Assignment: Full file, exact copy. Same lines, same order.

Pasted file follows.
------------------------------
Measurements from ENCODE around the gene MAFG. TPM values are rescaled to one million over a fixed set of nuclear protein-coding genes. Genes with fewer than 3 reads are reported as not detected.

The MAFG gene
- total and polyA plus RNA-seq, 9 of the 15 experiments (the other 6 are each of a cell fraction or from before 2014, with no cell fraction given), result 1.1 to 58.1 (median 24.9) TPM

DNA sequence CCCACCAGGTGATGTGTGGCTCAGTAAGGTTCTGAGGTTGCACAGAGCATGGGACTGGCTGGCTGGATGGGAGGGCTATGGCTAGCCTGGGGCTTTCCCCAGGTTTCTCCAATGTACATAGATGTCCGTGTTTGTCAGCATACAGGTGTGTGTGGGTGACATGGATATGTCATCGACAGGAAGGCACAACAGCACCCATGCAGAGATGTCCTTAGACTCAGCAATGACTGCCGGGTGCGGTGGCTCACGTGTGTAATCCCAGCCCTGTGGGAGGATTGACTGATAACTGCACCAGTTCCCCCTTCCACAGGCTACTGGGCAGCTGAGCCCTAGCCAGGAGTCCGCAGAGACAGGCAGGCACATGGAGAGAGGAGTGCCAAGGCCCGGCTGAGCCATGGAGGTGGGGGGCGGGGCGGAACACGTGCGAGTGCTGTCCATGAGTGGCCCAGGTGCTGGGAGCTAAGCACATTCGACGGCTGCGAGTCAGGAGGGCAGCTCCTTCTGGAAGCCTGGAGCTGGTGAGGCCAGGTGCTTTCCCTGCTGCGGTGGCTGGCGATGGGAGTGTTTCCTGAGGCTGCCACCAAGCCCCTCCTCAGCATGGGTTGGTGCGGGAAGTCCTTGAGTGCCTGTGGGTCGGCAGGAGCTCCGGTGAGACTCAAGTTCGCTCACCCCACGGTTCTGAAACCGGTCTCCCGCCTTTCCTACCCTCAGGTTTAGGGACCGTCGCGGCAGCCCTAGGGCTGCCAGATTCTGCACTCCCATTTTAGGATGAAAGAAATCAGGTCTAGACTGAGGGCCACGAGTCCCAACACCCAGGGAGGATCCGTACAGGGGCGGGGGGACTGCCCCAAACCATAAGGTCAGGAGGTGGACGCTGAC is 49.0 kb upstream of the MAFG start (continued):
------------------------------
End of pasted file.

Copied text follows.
Measurements from ENCODE around the gene MAFG. TPM values are rescaled to one million over a fixed set of nuclear protein-coding genes. Genes with fewer than 3 reads are reported as not detected.

The MAFG gene
- total and polyA plus RNA-seq, 9 of the 15 experiments (the other 6 are each of a cell fraction or from before 2014, with no cell fraction given), result 1.1 to 58.1 (median 24.9) TPM

DNA sequence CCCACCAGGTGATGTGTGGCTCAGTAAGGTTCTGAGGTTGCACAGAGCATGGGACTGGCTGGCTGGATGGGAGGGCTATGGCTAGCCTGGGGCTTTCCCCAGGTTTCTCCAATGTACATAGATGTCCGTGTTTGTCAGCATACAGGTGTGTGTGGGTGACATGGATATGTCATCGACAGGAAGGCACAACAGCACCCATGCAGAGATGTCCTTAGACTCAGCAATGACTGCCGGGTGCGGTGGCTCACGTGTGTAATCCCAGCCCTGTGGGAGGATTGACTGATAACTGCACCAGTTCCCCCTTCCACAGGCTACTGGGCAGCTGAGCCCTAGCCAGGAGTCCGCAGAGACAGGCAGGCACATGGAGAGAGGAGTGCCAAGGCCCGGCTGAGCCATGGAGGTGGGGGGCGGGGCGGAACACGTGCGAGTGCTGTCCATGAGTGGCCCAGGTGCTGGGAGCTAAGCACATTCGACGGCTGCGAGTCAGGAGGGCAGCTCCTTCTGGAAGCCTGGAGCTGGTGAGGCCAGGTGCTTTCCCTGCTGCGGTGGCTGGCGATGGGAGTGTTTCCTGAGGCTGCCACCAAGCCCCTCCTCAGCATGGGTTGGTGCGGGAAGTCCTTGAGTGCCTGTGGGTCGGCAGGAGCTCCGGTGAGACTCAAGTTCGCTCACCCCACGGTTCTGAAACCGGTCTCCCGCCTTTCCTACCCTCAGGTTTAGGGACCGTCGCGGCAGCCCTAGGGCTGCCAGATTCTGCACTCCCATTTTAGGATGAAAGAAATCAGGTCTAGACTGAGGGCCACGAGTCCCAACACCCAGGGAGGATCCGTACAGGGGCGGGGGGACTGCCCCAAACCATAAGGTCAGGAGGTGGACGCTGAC is 49.0 kb upstream of the MAFG start (continued):